Internet Privacy An Oxymoron

Internet Privacy An Oxymoron

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he recent furor over the attempt to auction some customer information highlighted the privacy issues in Internet and other commerce. Specifically, some people believe that information regarding their personal shopping and purchasing habits is strictly private and will always be private. They are sorely mistaken.

Let's start with the basics. Computers are designed to capture, store and manipulate data. They do this very well and have been getting better at it each year. Never overlook the fundamental purpose of the computer.

Whenever you "surf the 'net," you leave a trail of where you were, what you saw and what you did there. Computers capture, store and manipulate data. Surfing creates electronic footprints just like the dinosaurs did when they walked through prehistoric marshes. Some of their footprints are still visible today. Why people believe that electronic footprints vanish more quickly is a mystery.

There are plenty of ways to gather data in ordinary businesses and with e-tailers.1 What is truly surprising is how willingly people surrender this data about themselves. It all began at least 30 years ago when retailers started getting serious about mailing catalogs, fliers and other advertising materials to customers. (Does anyone remember receiving lots of junk mail in the 1960's?) Much of this information was gathered from sales slips or from the addresses on customers' checks. This information was provided by the customers. It was intrinsically valuable and provided extra revenue when it was sold to complementary merchants, since they did not have to pay for the initial data entry.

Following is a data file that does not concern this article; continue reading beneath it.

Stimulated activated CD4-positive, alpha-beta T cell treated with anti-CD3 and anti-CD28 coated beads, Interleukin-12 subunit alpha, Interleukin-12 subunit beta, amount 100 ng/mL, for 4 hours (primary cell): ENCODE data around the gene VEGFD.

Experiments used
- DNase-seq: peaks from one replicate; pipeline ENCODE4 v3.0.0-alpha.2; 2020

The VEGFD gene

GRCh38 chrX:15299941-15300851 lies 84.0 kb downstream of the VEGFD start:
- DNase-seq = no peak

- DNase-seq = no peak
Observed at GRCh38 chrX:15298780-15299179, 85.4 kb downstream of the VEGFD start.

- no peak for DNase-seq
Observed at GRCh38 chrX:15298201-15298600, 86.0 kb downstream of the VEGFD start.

Customer information advanced to new levels with frequent flier and frequent shopper programs providing certain benefits in exchange for surrendering this information. People sign up for these programs at amazing rates. If customers were asked if they want their grocery store to track every single item they purchase every time they walk through the door so it could be stored, analyzed, compared with other customers and dealt with anyway the merchant sees fit, they might never sign up. There are millions of "frequent fliers" voluntarily allowing airlines to record and track their flights and credit card usage. Either we do not recognize what is happening or we do not care that these records are being created.

Simply surfing the 'net and buying online do exactly the same thing. By logging onto a company's computer (its Web site), you act as the data-entry person to hand over this data to the merchants. You are giving it away—they are not taking it from you—because you chose how to contact them. The information you give them, at a minimum, identifies you, which computer server you came through and where they can send you e-mail.

Whenever you "surf the 'net," you leave a trail of where you were, what you saw and what you did there.

If the e-tailer uses "cookies"2 to "personalize your shopping experience," you make the tracking process even easier because you let them use your own computer to track what you are doing.3 It is the same as an ordinary retailer videotaping your every move among its merchandise. We conceded retailers the right to video surveillance long ago. The Internet advances that a step further because the computers know who you are even if you never buy anything.